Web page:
We had a no kids under 8 policy but I KNOW people lied about that. I had a kid as young as 5 admit their age on that ride. We had horses that were 100% appropriate for them, and although it did make me a little uncomfortable nothing ever happened. Our rides were only 1 hour and the terrian was flat, flat, FLAT and soft sand (we were on the coast)
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                  • #10
                    2 hours is a bit long but if you have a safe horse and are going on easy terain and slow pace, sure
                    I was a trail guide in high school and we were in the city and took out so many brownies, cub scouts, indian princessess etc the hack horses were saints the kept their place and followed the lead horse and nothing faster than a jog, also we usually had a guide, back up and sometimes a middle person or two depending on the size of the group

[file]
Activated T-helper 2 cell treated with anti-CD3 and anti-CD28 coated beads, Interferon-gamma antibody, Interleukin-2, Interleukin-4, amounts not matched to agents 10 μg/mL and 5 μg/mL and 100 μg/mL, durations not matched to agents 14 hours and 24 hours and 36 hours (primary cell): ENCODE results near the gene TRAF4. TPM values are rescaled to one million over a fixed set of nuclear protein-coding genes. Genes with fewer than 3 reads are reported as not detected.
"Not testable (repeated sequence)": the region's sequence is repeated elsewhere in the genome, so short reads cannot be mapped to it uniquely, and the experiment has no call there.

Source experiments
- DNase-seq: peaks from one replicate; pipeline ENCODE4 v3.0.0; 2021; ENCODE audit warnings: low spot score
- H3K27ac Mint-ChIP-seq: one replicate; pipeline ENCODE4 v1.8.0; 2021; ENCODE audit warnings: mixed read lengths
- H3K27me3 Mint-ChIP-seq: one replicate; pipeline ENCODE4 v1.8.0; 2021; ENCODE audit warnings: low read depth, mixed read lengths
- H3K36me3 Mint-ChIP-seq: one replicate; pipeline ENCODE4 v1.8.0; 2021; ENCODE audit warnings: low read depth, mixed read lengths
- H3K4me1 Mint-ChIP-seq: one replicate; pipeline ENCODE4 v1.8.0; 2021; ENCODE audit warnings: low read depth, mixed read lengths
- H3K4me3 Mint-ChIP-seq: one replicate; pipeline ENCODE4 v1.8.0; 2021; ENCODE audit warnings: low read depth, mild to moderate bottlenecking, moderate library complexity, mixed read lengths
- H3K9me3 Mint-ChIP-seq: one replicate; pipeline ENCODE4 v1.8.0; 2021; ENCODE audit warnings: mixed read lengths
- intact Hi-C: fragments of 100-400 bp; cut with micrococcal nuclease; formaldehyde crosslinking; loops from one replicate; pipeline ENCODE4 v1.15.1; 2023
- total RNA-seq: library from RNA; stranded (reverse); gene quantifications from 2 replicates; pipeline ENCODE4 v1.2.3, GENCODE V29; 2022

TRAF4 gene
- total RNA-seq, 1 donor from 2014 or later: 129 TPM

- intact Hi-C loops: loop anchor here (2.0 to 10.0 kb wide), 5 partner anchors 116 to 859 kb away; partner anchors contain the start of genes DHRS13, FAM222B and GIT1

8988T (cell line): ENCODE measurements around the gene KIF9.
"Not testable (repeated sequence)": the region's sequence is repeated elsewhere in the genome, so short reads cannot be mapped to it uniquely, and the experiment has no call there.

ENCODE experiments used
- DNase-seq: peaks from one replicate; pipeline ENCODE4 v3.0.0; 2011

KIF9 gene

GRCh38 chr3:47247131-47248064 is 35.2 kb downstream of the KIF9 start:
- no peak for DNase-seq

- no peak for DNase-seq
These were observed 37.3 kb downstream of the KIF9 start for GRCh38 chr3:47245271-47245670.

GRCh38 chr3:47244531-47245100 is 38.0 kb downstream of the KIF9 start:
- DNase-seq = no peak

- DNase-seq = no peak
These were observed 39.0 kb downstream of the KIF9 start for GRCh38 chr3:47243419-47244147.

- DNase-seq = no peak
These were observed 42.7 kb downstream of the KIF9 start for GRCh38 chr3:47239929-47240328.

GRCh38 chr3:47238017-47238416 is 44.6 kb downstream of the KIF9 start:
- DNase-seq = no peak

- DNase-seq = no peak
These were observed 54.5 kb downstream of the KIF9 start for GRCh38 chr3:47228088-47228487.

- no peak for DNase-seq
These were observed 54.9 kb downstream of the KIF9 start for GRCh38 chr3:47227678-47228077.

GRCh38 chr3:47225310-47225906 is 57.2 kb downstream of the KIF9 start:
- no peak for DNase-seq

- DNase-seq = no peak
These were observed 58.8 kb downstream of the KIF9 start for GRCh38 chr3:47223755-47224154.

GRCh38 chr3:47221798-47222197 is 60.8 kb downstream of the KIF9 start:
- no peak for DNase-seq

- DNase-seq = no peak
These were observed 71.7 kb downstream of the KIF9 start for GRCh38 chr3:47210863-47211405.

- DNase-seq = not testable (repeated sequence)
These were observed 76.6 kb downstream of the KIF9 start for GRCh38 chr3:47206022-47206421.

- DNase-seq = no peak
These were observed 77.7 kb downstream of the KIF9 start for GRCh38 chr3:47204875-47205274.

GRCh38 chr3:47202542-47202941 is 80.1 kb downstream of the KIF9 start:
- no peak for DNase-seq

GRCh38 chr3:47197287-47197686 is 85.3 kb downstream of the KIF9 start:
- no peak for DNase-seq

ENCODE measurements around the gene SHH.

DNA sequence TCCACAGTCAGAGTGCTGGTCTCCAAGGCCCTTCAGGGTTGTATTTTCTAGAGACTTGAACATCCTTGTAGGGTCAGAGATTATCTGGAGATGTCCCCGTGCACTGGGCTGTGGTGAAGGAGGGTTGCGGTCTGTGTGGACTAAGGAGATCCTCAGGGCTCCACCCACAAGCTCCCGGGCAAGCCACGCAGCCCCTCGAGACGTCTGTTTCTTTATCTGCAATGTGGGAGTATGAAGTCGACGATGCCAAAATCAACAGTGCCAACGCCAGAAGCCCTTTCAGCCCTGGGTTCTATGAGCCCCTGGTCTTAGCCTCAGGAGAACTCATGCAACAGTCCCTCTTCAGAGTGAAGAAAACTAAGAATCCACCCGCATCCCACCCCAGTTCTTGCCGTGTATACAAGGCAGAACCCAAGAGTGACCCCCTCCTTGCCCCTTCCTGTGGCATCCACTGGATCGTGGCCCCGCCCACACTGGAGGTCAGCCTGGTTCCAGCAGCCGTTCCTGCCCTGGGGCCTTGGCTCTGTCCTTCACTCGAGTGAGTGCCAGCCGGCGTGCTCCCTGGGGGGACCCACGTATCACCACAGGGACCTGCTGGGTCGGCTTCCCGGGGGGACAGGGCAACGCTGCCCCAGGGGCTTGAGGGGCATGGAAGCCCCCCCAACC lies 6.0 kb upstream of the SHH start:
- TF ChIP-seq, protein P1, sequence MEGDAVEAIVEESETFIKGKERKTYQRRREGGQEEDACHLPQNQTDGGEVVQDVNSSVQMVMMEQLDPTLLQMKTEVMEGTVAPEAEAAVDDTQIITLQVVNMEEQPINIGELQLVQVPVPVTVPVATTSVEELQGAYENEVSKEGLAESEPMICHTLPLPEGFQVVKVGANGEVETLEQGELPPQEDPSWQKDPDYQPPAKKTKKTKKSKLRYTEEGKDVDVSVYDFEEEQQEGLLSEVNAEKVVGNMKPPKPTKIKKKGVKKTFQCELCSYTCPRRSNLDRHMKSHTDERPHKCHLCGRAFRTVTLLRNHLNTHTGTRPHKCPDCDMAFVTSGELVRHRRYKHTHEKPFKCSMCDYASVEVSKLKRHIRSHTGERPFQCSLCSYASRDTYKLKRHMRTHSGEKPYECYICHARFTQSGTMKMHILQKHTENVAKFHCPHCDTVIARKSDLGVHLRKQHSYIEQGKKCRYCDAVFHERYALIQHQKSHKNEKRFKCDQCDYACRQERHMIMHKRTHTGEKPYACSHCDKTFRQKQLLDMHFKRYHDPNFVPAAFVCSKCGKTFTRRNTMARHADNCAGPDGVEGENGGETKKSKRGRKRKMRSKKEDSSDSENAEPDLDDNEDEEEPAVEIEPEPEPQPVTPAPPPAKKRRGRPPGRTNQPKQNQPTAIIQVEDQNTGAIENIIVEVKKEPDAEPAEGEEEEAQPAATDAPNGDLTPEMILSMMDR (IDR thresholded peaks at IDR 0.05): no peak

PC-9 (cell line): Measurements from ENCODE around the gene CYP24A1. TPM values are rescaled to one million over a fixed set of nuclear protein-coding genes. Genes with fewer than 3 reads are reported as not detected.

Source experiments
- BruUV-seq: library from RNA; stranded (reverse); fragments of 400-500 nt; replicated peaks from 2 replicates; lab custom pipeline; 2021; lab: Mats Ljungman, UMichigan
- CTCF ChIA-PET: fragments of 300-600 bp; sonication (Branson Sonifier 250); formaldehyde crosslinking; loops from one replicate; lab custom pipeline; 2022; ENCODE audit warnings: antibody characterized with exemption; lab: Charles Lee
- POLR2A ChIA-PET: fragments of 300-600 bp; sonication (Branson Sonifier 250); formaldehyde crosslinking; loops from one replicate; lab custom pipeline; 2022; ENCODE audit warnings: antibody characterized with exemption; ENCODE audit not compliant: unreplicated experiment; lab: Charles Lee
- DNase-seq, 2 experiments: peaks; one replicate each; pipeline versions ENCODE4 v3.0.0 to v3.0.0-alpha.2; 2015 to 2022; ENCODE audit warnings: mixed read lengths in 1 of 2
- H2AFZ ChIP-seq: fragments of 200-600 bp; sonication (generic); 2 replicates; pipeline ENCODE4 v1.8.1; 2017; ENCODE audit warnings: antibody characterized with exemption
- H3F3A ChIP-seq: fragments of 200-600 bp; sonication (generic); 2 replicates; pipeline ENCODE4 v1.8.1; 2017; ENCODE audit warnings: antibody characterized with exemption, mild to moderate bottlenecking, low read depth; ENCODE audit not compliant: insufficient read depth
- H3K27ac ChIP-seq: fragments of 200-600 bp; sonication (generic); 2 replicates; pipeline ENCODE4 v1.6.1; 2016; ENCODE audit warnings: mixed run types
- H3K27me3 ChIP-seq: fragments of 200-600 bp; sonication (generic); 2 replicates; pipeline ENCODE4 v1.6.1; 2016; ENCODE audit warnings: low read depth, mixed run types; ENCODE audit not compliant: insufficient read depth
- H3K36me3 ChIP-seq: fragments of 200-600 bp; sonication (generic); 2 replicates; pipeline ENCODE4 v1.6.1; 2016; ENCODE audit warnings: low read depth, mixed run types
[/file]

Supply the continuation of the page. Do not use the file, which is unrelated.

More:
most of the people that rode with us had never been on a horse and a place like that usually has some nice safe ones

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                    • #11
                      When staying at our ranch, you get 2 up to two hour rides a day (again, this is why we have 60 horses for up to 30 guests) and usually the kids make it at least an hour and a half and more often that not, they are sad that the ride is over by the time we get back to the barn.
                      Southern Cross Guest Ranch
                      An All Inclusive Guest Ranch Vacation - Georgia

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                      • #12